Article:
We all know the story.
Saul persecuted the early Christians until, in a flash of light from the sky, God knocked him off his horse. He heard a voice call to him, “Saul, Saul, why do you persecute me?” And who was speaking? “I am Jesus, whom you are persecuting.” And that’s how Saul turned from tormenting Jesus Followers to being their foremost missionary.
But there’s one detail in this tale that is wrong. A mistake. The Bible never says it. Yet we have retold this error over and over. What’s amiss?
There was no horse. Acts 9 doesn’t mention it. What about the other two times in Acts that Paul tells his story of meeting Jesus? No horse. Maybe it’s in one of Paul’s letters where he gives a bit of his life story? Sorry. No horse. Even reputable writers like Thomas Cahill perpetuate the myth.*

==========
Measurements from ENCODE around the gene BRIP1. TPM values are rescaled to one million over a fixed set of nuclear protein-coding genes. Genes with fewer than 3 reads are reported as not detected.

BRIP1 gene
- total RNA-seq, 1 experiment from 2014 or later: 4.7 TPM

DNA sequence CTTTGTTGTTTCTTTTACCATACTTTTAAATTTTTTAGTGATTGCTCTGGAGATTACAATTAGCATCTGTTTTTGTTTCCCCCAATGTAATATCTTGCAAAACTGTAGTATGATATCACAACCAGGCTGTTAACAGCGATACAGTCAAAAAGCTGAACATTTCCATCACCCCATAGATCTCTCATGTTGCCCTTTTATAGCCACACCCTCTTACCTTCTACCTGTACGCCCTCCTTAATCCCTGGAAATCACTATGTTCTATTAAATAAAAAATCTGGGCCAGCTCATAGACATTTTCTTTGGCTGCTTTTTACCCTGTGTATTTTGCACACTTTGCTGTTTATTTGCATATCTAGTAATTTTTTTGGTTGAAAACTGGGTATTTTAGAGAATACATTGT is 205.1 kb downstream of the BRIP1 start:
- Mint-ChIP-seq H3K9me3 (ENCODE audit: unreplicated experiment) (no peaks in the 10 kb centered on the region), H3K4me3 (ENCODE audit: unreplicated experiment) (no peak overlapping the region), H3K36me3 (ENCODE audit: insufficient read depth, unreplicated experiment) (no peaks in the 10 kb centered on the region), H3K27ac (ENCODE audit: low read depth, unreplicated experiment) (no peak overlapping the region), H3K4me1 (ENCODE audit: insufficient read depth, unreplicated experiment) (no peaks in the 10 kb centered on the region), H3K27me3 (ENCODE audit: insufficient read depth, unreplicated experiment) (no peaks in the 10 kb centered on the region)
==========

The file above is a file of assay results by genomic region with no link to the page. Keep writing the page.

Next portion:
Why do we keep insisting on a horse? No doubt something is at work here similar to the adage about repeating a lie often enough that it becomes the truth. But there may be another reason. Religious artists over recent centuries have depicted Paul with a four-footed friend, Caravaggio chief among them. So the image fixes itself in our minds.
Admittedly, not much hangs on whether Saul rode a mighty steed or even a bedraggled burro. No decisive doctrine is cast down. No historical record is blinded.
What it does tell us is that we must read the text. And read it carefully. Just because we think the Bible says something, doesn’t make it so. Even if we’ve heard it a hundred times, we need to read slowly, ask good questions, pay attention, write down what we see, be quiet, and listen.
If we do, we might even hear the voice of Jesus.
*Thomas Cahill, Desire of the Everlasting Hills (New York: Doubleday, 1999), p. 123.